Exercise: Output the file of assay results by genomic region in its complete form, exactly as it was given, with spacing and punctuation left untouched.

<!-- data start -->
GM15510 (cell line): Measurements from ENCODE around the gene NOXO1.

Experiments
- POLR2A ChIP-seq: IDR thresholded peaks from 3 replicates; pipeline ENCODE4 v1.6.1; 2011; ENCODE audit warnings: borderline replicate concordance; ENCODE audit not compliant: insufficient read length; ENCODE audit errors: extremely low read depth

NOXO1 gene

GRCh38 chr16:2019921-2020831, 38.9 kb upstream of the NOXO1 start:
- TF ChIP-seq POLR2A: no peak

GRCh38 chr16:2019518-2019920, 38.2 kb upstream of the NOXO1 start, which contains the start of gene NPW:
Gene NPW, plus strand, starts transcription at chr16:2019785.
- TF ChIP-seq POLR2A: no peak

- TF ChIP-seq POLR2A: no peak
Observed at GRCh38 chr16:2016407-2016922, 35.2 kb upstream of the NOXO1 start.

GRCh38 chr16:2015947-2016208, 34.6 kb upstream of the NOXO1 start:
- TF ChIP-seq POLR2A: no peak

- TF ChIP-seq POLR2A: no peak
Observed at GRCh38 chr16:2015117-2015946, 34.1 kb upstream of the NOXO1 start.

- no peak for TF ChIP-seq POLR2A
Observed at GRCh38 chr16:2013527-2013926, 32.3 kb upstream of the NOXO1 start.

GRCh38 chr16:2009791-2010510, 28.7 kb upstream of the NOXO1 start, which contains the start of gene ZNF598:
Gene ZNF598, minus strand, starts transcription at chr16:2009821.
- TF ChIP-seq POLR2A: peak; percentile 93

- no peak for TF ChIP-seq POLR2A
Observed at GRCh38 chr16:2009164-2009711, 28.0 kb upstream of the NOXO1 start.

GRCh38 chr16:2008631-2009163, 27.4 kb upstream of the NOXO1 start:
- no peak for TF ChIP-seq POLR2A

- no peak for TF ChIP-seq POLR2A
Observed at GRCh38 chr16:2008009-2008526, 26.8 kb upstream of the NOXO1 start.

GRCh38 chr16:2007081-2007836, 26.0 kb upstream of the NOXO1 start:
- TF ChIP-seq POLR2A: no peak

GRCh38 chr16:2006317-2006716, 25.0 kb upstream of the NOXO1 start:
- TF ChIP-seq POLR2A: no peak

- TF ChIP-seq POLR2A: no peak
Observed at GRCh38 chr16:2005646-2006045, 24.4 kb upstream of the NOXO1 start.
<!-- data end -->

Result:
GM15510 (cell line): Measurements from ENCODE around the gene NOXO1.

Experiments
- POLR2A ChIP-seq: IDR thresholded peaks from 3 replicates; pipeline ENCODE4 v1.6.1; 2011; ENCODE audit warnings: borderline replicate concordance; ENCODE audit not compliant: insufficient read length; ENCODE audit errors: extremely low read depth

NOXO1 gene

GRCh38 chr16:2019921-2020831, 38.9 kb upstream of the NOXO1 start:
- TF ChIP-seq POLR2A: no peak

GRCh38 chr16:2019518-2019920, 38.2 kb upstream of the NOXO1 start, which contains the start of gene NPW:
Gene NPW, plus strand, starts transcription at chr16:2019785.
- TF ChIP-seq POLR2A: no peak

- TF ChIP-seq POLR2A: no peak
Observed at GRCh38 chr16:2016407-2016922, 35.2 kb upstream of the NOXO1 start.

GRCh38 chr16:2015947-2016208, 34.6 kb upstream of the NOXO1 start:
- TF ChIP-seq POLR2A: no peak

- TF ChIP-seq POLR2A: no peak
Observed at GRCh38 chr16:2015117-2015946, 34.1 kb upstream of the NOXO1 start.

- no peak for TF ChIP-seq POLR2A
Observed at GRCh38 chr16:2013527-2013926, 32.3 kb upstream of the NOXO1 start.

GRCh38 chr16:2009791-2010510, 28.7 kb upstream of the NOXO1 start, which contains the start of gene ZNF598:
Gene ZNF598, minus strand, starts transcription at chr16:2009821.
- TF ChIP-seq POLR2A: peak; percentile 93

- no peak for TF ChIP-seq POLR2A
Observed at GRCh38 chr16:2009164-2009711, 28.0 kb upstream of the NOXO1 start.

GRCh38 chr16:2008631-2009163, 27.4 kb upstream of the NOXO1 start:
- no peak for TF ChIP-seq POLR2A

- no peak for TF ChIP-seq POLR2A
Observed at GRCh38 chr16:2008009-2008526, 26.8 kb upstream of the NOXO1 start.

GRCh38 chr16:2007081-2007836, 26.0 kb upstream of the NOXO1 start:
- TF ChIP-seq POLR2A: no peak

GRCh38 chr16:2006317-2006716, 25.0 kb upstream of the NOXO1 start:
- TF ChIP-seq POLR2A: no peak

- TF ChIP-seq POLR2A: no peak
Observed at GRCh38 chr16:2005646-2006045, 24.4 kb upstream of the NOXO1 start.